What’s your take on the future of taxation?
What’s the right tax mix for the EU over the next 20-30 years? The European Commission held a high-level Tax Symposium in Brussels to answer this question.
Europe’s tax debate is underway! On 28 November, the European Commission launched the Tax Symposium in Brussels to explore how to re-design our tax systems in the face of challenges such as Europe’s ageing population, climate change, globalisation and digitalisation.
Participants at the EU Tax Symposium comprised a mix of academics, policymakers and civil society representatives.
Among the key topics discussed were the multiple changes and challenges societies and economies are facing today, and the ways taxation must adjust to reflect them. From the energy crisis to the war in Ukraine and the various inequalities as they manifest around the world, the issues at stake indicate that taxation has to broaden its scope and purpose. In his keynote speech, Paolo Gentiloni, European Commissioner for Economy, said taxation is more than generating revenues for governments.
Taxation should be tailored to each country’s particular economy and needs. One of the challenges identified by Zbyněk Stanjura, Minister of Finance of the Czech Republic, is the difficulty in finding “a tax mix that suits all countries. Each EU Member State needs a new tax system adapted to its own economy, especially in the area of direct taxes. One size does not fit all.”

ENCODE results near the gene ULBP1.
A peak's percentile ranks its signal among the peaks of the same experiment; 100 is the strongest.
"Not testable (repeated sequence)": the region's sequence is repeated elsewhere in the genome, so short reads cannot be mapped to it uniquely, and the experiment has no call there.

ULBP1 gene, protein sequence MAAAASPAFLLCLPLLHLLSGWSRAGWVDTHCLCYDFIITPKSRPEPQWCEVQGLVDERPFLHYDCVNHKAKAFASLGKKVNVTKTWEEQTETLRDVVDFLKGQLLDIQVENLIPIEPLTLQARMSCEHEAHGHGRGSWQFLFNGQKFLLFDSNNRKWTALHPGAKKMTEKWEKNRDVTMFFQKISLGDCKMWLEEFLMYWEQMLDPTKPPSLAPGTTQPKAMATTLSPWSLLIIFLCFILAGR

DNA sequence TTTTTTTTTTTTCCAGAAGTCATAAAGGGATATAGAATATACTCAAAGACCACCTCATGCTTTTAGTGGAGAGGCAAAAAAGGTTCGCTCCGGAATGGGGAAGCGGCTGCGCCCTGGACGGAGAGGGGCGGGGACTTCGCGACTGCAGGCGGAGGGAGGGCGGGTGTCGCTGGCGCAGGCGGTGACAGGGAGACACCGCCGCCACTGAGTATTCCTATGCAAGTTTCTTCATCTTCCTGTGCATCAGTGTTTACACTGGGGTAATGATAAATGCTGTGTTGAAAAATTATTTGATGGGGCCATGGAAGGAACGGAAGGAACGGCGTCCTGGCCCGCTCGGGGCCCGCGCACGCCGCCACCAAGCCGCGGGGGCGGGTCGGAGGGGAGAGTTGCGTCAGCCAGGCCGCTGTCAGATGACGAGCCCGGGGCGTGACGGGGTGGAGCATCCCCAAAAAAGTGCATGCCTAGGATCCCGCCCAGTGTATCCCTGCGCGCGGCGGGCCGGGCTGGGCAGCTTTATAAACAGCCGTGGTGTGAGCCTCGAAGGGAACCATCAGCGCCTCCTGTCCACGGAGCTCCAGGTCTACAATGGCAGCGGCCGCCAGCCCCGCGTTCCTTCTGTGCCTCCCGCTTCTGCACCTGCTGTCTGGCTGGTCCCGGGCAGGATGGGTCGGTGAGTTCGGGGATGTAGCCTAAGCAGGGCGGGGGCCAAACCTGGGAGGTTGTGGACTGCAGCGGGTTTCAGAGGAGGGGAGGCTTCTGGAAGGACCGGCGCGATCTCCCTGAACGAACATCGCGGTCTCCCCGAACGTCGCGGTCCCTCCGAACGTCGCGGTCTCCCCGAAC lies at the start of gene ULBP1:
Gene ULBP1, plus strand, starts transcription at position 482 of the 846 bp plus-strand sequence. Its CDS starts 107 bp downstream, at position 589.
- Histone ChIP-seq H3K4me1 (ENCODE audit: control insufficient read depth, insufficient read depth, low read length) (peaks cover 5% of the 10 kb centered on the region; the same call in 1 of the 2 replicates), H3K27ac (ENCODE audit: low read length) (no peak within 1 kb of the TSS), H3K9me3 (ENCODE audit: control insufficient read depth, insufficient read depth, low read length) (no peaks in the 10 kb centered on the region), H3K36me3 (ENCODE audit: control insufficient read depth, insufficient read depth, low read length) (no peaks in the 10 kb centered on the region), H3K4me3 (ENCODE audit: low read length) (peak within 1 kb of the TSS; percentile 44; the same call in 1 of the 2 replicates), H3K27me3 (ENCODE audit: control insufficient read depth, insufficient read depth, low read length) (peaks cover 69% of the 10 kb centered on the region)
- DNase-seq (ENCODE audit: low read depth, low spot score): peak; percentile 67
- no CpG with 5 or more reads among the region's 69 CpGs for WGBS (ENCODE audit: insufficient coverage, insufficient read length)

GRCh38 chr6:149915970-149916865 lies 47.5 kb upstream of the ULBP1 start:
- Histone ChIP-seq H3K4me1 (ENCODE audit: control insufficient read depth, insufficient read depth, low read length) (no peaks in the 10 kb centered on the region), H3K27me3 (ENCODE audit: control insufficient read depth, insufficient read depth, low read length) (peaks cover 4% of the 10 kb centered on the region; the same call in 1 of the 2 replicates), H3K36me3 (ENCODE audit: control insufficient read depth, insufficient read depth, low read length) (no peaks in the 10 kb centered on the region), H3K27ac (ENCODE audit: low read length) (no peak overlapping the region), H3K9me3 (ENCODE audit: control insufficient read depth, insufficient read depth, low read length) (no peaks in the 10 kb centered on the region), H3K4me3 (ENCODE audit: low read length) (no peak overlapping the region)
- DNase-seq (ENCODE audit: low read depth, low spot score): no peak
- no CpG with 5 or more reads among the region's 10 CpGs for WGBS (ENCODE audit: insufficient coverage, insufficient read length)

Exploring cycles and shocks
The Symposium focused on the following taxation priorities: adjusting to economic cycles and responding to shocks.
For instance, a new taxation system must be able to react to the shocks (such as the pandemic, the war in Ukraine, climate change) promptly and ensure these are part of the way forward, informing the steps to be taken not only in Europe but globally.
The role of taxation in supporting EU energy autonomy and sustainable growth was also discussed. Participants explored how taxation can help Europe meet its climate goals and how taxation systems could be reformed to incentivise the climate transition. A key point raised was the shift of the tax burden away from labour and towards the use of natural resources.
Overall, the Tax Symposium highlighted both strengths and weaknesses of the European taxation system. It was widely agreed that Europe has done well in terms of making progress during the most difficult of times by presenting a united front. However, there is still a need for better external representation of European tax issues.
Looking to the future, the EU is committed to shaping a greener, fairer and more transparent tax experience for the next 30 years.
For more information on the Tax Symposium, visit the conference website.
Checkout TAXEDU’s Resources online section. Find out about the different types of taxes and take a quiz about the impact of taxes.